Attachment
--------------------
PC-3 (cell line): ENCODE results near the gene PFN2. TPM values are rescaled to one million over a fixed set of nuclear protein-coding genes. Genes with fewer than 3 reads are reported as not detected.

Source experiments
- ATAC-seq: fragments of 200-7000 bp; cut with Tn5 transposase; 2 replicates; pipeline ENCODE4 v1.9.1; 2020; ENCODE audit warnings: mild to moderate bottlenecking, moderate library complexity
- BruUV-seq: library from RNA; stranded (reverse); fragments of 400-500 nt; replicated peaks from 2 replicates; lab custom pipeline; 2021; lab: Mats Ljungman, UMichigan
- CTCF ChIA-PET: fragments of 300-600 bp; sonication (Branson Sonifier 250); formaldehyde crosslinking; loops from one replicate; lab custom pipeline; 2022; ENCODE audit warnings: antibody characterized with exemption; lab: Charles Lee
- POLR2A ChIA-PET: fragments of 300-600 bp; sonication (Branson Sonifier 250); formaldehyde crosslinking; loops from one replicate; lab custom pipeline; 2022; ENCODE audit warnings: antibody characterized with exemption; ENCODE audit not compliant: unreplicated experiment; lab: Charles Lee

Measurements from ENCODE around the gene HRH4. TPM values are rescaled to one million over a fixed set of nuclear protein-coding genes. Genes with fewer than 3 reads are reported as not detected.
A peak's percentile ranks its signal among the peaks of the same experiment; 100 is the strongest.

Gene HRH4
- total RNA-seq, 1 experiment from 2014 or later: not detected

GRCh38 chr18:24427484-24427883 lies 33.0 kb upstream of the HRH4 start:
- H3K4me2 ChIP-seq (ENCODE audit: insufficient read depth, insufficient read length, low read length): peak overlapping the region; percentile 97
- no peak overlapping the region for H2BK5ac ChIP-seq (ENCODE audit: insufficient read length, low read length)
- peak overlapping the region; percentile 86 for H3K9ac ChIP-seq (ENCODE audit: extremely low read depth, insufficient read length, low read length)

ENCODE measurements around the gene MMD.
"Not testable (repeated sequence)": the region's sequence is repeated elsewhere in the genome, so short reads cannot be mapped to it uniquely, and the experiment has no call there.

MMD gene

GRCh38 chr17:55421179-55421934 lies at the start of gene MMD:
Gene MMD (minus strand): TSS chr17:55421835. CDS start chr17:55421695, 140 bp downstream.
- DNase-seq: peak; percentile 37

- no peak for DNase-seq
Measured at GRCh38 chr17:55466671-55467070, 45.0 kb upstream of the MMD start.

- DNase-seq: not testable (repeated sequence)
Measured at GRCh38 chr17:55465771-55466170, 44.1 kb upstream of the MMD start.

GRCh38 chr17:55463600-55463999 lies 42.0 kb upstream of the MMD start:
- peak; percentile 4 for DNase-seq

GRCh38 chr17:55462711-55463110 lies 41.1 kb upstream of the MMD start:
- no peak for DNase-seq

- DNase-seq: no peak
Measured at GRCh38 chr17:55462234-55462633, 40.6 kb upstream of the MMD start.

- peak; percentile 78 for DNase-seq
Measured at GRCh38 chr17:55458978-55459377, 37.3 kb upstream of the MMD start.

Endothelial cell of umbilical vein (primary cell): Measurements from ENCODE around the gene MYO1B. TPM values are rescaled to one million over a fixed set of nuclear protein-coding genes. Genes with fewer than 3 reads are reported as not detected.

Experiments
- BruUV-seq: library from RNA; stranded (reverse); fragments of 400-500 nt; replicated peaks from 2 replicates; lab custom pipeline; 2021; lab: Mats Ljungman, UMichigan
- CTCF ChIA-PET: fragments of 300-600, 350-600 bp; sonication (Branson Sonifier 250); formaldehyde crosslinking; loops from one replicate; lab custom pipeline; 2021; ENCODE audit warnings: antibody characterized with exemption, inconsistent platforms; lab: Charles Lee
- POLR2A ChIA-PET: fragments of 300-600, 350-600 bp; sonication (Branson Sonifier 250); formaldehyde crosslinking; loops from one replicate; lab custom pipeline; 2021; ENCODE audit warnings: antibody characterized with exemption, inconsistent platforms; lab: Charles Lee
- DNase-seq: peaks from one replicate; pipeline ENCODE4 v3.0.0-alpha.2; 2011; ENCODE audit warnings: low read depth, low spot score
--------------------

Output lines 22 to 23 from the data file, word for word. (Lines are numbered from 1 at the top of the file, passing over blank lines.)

Measured at GRCh38 chr17:55466671-55467070, 45.0 kb upstream of the MMD start.

- DNase-seq: not testable (repeated sequence)